The other day I read a message on my ‘other inbox’ – It read, “Dear sister, please change your picture’s privacy settings to private. Because anything can happen Nah!” – Oh, the Morphing, slut shaming, etc…etc…Right? Got it. Thanks, Bro!

Because we were taught only red, blue, yellow, and green are the houses colors at school and girls who chose to wear different nail colors are bitches. Looks like a subconscious choice, my love. Don’t choose that Paasi green nail color!


 “Never, Never, Never, Give up,” they taught. Hence, the guy from the high school kept barging every single day  on the girl he likes to shower her with roses, greeting cards, and finally with a bottle of acid. Not His Fault, right?

Don’t laugh loud, don’t walk like a man, don’t wear a tight shirt, don’t leave your hair loose, don’t…don’t… and don’t … The only word that I’ve heard throughout my life is, ‘Don’t.’

You need a man to donate sperms, you need a man to lift that heavy table, you need to be accompanied by a man if you’re traveling in the night, you need a man… you need a man… you need a man. The only phrase I’ve heard throughout my life.

‘Good girls don’t smoke, ‘Good girls don’t drink,’ and ‘Good girls will not have sex before marriage.’ ‘But, what about guys, daddy?’  ‘I told you not to question backkkkkkkkk!’ he yelled. And, I was perplexed.  I sat down and cried because mom does that. I’ve seen mom doing that whenever dad yells. So, I will do it now; I will also do it when my husband shouts so that it is passed to my little daughter who will also learn to do exactly the same. ‘Keep quiet!’ when he farts, ‘Keep quiet!’ when he cheats, ‘Keep quiet!’ when he… whatever…Just keep quiet my lady. I observed from my big fat family.

“Keep trying,” I heard. I smiled. “For a baby,” they said the next phrase louder. And, I had to, even when I didn’t want to. Because only a child can make me a woman, right? As-Per-The-Social-Norms.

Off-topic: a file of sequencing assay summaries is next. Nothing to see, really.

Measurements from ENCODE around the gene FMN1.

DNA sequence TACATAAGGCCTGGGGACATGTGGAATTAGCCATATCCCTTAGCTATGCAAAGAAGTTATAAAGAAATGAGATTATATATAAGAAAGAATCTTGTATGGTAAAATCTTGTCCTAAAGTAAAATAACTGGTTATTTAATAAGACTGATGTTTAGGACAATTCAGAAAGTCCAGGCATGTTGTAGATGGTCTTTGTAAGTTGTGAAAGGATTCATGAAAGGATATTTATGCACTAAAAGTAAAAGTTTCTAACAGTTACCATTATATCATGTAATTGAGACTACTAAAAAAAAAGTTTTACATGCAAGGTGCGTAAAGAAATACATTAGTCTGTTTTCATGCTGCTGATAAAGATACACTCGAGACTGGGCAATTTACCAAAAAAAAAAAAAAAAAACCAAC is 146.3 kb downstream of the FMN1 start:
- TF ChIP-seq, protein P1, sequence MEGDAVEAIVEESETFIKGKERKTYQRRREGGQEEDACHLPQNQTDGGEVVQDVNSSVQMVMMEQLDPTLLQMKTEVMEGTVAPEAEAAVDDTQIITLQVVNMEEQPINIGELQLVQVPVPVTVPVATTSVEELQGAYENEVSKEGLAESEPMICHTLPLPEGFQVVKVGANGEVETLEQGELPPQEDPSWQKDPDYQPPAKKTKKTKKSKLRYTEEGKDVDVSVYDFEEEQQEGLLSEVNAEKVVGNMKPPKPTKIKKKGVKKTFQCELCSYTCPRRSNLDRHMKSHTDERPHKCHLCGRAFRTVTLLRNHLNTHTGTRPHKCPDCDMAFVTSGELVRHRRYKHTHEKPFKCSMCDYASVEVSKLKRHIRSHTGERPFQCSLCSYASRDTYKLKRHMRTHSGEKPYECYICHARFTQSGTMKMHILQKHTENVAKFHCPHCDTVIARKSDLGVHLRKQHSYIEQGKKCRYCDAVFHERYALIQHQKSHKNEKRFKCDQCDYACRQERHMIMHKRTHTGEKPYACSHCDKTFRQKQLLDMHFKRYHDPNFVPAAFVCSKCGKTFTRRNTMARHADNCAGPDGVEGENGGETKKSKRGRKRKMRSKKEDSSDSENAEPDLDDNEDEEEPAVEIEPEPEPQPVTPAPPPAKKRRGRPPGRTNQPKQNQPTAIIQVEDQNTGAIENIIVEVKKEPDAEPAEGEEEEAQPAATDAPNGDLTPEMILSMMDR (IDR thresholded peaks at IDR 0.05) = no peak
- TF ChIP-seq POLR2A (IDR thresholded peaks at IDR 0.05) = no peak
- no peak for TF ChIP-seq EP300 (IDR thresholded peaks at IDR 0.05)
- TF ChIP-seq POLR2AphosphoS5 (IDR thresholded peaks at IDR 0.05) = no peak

Hey! The world has changed. We all have changed. Things have changed. My girl, walk out. You can wear a mini skirt, you can wear dark red lipstick, you can have sex with anyone; we don’t mind it because it is your body but just ensure that we’re good post marriage.  It’s okay if you’ve been intimate with someone before marriage and if you are loyal to me, that would do. You can write or dance or sing or stay as creative as you want because we love women who are great achievers. Hey, girl, You look good, no matter what size you are; chuck your insecurities and buy that XXXL sleeveless short top, none of us will comment. You can my girl — I heard.

“Howwwww?” I asked in astonishment.

“Because we all have accepted whatever feminists want, we believe in equalism and are humanist,” They said, and I jumped with joy.

I just boarded a train and got down at a busy junction, “We are all Equalist and Humanist now,” I recalled and strode. Then…then…someone slipped a hand over my shoulder and crushed my left breast, “Keep quiet. Don’t shout!” It was the voice of my father that hit my brain and I abided. Then another hand squeezed my butt. I am again quiet…QUIET.






Work-in-progress, seeker and bundle of contradictions. Stubborn and Refusal to grow up and constantly in search of myself, I blurt it out on my space. Drop in and share some love. Indian by choice.

13 thoughts on “#IAMPINK: Of Feminism, Menism, Equalism, and Humanism by Kavipriya Moorthy

  1. Harsh reality! Women in this country have to face so many things, every day…

    But, I wonder why they always use the colour PINK to signify such movements? PINK is a quintessential ‘feminine’ colour…why not black or blue or simply red….I wonder.